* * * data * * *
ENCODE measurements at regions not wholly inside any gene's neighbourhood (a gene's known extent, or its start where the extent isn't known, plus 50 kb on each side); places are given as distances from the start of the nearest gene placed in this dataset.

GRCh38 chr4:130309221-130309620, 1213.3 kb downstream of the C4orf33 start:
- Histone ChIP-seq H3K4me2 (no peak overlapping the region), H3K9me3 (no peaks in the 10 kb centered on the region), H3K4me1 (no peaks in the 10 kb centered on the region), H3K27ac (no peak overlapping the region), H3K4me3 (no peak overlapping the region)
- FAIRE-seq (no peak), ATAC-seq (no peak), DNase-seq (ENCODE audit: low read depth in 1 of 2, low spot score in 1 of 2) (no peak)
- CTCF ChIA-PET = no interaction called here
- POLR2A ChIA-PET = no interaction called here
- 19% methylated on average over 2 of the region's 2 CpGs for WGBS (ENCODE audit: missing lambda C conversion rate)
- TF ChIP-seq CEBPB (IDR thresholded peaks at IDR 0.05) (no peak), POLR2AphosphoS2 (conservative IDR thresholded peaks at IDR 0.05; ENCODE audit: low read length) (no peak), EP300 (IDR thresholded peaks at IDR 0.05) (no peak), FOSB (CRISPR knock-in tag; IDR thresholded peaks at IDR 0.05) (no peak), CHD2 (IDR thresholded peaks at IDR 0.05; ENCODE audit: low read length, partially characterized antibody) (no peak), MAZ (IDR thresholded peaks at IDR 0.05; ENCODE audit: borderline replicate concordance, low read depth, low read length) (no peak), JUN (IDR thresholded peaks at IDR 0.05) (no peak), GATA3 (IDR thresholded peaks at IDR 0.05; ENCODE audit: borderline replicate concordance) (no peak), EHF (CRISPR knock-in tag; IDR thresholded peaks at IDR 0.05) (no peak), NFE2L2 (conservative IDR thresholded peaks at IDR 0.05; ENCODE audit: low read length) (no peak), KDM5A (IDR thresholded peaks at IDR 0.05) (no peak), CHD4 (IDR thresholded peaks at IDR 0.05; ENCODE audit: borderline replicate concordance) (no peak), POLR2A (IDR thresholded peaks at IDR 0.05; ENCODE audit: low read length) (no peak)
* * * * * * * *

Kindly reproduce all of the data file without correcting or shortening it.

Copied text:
ENCODE measurements at regions not wholly inside any gene's neighbourhood (a gene's known extent, or its start where the extent isn't known, plus 50 kb on each side); places are given as distances from the start of the nearest gene placed in this dataset.

GRCh38 chr4:130309221-130309620, 1213.3 kb downstream of the C4orf33 start:
- Histone ChIP-seq H3K4me2 (no peak overlapping the region), H3K9me3 (no peaks in the 10 kb centered on the region), H3K4me1 (no peaks in the 10 kb centered on the region), H3K27ac (no peak overlapping the region), H3K4me3 (no peak overlapping the region)
- FAIRE-seq (no peak), ATAC-seq (no peak), DNase-seq (ENCODE audit: low read depth in 1 of 2, low spot score in 1 of 2) (no peak)
- CTCF ChIA-PET = no interaction called here
- POLR2A ChIA-PET = no interaction called here
- 19% methylated on average over 2 of the region's 2 CpGs for WGBS (ENCODE audit: missing lambda C conversion rate)
- TF ChIP-seq CEBPB (IDR thresholded peaks at IDR 0.05) (no peak), POLR2AphosphoS2 (conservative IDR thresholded peaks at IDR 0.05; ENCODE audit: low read length) (no peak), EP300 (IDR thresholded peaks at IDR 0.05) (no peak), FOSB (CRISPR knock-in tag; IDR thresholded peaks at IDR 0.05) (no peak), CHD2 (IDR thresholded peaks at IDR 0.05; ENCODE audit: low read length, partially characterized antibody) (no peak), MAZ (IDR thresholded peaks at IDR 0.05; ENCODE audit: borderline replicate concordance, low read depth, low read length) (no peak), JUN (IDR thresholded peaks at IDR 0.05) (no peak), GATA3 (IDR thresholded peaks at IDR 0.05; ENCODE audit: borderline replicate concordance) (no peak), EHF (CRISPR knock-in tag; IDR thresholded peaks at IDR 0.05) (no peak), NFE2L2 (conservative IDR thresholded peaks at IDR 0.05; ENCODE audit: low read length) (no peak), KDM5A (IDR thresholded peaks at IDR 0.05) (no peak), CHD4 (IDR thresholded peaks at IDR 0.05; ENCODE audit: borderline replicate concordance) (no peak), POLR2A (IDR thresholded peaks at IDR 0.05; ENCODE audit: low read length) (no peak)